Posts Tagged ‘Windows XP’

Windows XP SP3 windows updates not working with 100% CPU–this will sort it!

November 22, 2013 Leave a comment

So I am setting up my new environment at home and I decided to create a Windows XP client machine for myself for the rare occasion that I need it to try out some functionality with XP or Office 2003.

So I install Windows XP Service Pack 3 into Hyper-V on my Windows 8.1 Pro machine and I find that the Windows Update will not install anything.  In fact it just kept running with no errors and the CPU would stay at 100%.

Well it turns out that the first thing the Windows Update checks for is updates to Internet Explorer and if you are not up to date with the latest security patch (November 2013 at the time of writing) then you will run into this issue.

The fix… install the latest security fix for either IE6, IE7 or IE8 and then run Windows Update.

That’s it, you’re all done Smile

Original article:

And the fix was found in the comments:

“The secret is to install the LATEST Cumulative Security Update for your version of Internet Explorer. This stops Windows Update from searching for any IE updates and blocks this update bug.

This is a recurring problem so the current latest version changes each month.

The latest updates are dated November 2013 (as of writing this). Download and install the update that corresponds with your currently installed version of Internet Explorer:

IE6: WindowsXP-KB2888505-x86-ENU.exe

IE7: IE7-WindowsXP-KB2888505-x86-ENU.exe

IE8: IE8-WindowsXP-KB2888505-x86-ENU.exe

Thanks to DougCuk for the comment!

For the latest security bulletins, go to this link assuming you are reading this after November 2013:


Resetting a windows user password

October 13, 2012 Leave a comment

I recently had to help a friend across the pond (Houston, TX) blindly over the phone to reset the administrator password on their laptop.

I came across the following excellent article to aid the situation:

However, as usual, the situation was never quite as per the article.

She didn’t know how to boot from CD and the bios wasn’t showing it as a device available in the boot options (F12 on a Dell XPS M1530).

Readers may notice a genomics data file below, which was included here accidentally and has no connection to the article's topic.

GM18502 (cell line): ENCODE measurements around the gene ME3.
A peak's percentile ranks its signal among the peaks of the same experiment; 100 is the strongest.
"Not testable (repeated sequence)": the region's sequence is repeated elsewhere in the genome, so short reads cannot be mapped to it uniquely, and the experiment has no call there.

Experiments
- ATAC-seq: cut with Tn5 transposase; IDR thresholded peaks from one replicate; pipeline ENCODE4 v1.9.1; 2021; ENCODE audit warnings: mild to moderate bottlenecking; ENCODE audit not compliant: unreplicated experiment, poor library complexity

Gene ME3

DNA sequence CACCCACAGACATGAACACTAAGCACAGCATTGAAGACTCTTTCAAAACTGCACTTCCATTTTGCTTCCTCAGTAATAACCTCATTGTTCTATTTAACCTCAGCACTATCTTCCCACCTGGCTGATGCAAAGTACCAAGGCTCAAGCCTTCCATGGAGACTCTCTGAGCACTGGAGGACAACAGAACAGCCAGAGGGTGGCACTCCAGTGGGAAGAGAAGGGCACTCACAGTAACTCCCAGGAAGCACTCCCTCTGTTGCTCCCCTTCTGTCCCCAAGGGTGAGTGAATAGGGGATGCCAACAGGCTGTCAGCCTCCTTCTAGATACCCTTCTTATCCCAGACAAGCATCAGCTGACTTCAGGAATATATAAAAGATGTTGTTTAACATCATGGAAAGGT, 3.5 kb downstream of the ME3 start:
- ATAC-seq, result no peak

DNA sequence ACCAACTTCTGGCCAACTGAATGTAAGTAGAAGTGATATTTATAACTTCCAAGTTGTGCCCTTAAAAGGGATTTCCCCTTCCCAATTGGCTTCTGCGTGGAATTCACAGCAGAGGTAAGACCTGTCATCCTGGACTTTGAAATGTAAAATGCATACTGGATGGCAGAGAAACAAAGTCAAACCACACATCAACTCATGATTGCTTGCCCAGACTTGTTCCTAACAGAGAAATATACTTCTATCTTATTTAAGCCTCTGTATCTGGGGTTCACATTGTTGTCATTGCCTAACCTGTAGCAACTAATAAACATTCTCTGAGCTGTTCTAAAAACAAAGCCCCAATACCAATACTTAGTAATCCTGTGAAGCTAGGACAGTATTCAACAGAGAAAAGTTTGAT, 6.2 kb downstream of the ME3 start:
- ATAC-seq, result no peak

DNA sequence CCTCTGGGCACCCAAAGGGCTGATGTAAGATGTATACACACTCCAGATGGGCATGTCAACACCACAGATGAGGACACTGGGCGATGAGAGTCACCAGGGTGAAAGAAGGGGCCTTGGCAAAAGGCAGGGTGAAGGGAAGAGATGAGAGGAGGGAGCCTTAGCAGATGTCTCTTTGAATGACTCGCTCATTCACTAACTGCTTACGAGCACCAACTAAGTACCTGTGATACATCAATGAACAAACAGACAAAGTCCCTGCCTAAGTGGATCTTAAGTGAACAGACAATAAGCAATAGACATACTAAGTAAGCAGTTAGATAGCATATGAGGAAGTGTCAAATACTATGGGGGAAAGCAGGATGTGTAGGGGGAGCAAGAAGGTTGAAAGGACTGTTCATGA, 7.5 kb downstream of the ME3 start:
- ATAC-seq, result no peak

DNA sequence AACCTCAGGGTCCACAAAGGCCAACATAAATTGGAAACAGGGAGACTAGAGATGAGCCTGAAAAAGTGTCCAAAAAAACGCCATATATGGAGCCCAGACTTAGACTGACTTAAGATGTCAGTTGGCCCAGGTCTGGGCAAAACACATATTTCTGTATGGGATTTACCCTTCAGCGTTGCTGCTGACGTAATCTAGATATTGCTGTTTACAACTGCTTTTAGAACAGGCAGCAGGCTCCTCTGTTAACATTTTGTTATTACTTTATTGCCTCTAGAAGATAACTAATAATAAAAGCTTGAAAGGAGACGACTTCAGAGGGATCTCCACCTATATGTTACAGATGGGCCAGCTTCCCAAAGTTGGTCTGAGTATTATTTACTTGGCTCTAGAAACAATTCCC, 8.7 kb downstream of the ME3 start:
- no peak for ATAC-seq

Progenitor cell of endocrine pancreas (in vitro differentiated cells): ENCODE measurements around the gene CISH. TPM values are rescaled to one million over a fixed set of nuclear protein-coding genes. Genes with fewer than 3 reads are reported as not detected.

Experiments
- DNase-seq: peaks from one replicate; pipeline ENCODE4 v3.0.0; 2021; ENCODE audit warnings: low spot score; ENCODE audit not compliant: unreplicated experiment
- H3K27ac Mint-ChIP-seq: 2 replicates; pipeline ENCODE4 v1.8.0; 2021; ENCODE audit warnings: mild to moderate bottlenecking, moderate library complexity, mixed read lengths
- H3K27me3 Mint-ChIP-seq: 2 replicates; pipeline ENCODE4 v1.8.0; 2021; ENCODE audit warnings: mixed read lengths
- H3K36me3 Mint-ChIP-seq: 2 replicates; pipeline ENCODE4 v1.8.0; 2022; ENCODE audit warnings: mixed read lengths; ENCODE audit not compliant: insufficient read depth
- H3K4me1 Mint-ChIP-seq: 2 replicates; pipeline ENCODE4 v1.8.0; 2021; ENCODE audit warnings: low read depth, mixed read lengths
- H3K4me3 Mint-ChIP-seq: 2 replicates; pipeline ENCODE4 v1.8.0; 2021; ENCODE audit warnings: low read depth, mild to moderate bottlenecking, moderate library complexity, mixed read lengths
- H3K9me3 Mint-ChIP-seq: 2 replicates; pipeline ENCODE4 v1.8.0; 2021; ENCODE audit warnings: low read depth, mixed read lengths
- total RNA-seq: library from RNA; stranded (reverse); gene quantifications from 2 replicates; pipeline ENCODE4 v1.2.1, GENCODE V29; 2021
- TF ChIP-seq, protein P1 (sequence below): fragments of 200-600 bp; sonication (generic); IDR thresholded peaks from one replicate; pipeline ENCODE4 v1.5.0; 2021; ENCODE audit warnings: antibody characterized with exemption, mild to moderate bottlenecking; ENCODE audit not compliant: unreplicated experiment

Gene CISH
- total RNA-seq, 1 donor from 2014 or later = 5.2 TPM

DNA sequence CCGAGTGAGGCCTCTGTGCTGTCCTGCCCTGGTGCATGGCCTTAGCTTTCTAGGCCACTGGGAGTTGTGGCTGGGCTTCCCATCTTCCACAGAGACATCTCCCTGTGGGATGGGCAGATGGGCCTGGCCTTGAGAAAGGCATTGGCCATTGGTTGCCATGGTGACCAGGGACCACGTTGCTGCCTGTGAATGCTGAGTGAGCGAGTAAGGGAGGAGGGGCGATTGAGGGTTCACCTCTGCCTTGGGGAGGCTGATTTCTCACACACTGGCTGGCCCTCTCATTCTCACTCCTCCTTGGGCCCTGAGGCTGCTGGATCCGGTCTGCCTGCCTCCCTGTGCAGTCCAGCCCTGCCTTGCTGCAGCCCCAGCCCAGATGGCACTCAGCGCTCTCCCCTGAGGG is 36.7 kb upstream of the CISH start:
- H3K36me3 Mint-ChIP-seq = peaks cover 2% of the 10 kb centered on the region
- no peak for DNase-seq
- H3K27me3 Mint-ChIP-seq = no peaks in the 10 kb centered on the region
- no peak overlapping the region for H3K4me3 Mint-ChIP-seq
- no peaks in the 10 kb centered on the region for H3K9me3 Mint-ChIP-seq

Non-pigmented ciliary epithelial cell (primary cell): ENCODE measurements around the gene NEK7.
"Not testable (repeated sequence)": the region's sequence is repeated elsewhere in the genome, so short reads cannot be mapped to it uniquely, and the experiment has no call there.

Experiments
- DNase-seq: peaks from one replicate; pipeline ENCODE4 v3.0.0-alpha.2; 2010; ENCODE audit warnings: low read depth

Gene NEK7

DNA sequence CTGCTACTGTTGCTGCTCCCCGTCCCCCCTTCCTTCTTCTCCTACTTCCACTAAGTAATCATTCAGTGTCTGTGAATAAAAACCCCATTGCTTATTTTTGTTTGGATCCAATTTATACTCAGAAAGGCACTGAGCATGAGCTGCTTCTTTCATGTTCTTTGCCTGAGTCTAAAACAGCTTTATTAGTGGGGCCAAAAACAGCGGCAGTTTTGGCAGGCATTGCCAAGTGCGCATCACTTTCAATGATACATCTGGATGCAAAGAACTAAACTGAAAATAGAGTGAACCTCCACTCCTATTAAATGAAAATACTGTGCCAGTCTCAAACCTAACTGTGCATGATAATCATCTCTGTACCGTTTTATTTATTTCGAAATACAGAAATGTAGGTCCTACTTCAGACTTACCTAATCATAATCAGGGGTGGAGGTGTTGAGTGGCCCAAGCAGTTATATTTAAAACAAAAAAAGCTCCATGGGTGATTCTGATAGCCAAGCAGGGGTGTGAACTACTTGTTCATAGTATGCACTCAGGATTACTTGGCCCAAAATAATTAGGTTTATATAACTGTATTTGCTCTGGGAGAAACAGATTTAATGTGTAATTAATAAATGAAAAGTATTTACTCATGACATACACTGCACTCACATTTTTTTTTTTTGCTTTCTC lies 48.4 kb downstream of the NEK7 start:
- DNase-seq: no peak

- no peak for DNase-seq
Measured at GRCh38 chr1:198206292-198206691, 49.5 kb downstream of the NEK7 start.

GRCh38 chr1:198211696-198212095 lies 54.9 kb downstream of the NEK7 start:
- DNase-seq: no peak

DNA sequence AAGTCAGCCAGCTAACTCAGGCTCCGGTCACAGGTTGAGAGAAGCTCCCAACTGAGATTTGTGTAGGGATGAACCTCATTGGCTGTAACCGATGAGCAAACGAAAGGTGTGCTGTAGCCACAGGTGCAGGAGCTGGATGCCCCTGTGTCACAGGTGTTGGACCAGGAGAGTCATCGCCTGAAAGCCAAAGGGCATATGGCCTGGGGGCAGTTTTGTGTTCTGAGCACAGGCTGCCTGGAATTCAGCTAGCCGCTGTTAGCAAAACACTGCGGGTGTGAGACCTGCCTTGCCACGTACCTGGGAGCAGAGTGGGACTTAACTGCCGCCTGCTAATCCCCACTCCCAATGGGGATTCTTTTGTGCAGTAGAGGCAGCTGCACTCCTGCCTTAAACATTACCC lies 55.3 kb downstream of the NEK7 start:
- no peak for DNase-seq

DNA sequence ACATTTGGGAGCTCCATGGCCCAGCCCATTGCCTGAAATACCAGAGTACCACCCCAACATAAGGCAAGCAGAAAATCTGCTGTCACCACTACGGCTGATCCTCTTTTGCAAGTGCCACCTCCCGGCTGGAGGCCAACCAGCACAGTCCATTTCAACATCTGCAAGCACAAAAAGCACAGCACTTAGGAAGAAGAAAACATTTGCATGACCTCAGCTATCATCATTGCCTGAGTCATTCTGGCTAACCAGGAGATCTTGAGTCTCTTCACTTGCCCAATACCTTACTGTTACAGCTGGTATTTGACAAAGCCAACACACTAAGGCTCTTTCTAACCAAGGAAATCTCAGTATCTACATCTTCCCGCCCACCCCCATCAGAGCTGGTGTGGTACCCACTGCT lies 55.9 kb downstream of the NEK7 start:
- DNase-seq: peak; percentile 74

So talking her through the bios setup to enable the CD/DVD boot device, we got there in the in end, popped in the Windows Vista disk and booted into Recovery mode:

  • Next on the language screen
  • On the install now screen, click repair this install
  • Let it find the install on the hard drive and click next
  • Select command prompt and run through the options below (taken straight from the site above)
    Please note the instructions below work on the following operating systems:

    – Windows XP (requires the admin password, so not much use here)

    – Windows Vista

    – Windows 7



1. Boot from Windows PE or Windows RE and access the command prompt.


2. Find the drive letter of the partition where Windows is installed. In Vista and Windows XP, it is usually C:, in Windows 7, it is D: in most cases because the first partition contains Startup Repair. To find the drive letter, type C: (or D:, respectively) and search for the Windows folder. Note that Windows PE (RE) usually resides on X:.


3. Type the following command (replace “c:” with the correct drive letter if Windows is not located on C:):

copy c:\windows\system32\sethc.exe c:\

This creates a copy of sethc.exe to restore later.


4. Type this command to replace sethc.exe with cmd.exe:

copy /y c:\windows\system32\cmd.exe c:\windows\system32\sethc.exe

Reboot your computer and start the Windows installation where you forgot the administrator password.


5. After you see the logon screen, press the SHIFT key five times.


6. You should see a command prompt where you can enter the following command to reset the Windows password (see screenshot above):

net user your_user_name new_password

If you don’t know your user name, just type net user to list the available user names.


7. You can now log on with the new password.


8. Once you have logged on and you are happy that you can access what you need, we need to revert our changes.

I recommend that you replace sethc.exe with the copy you stored in the root folder of your system drive in step 3. For this, you have to boot up again with Windows PE or RE because you can’t replace system files while the Windows installation is online. Then you have to enter this command:

copy /y c:\sethc.exe c:\windows\system32\sethc.exe

Hopefully this account of resetting the password helps others as well and thank you to Michael Pietroforte for his article.  My friend can access her business files again and all up and running.

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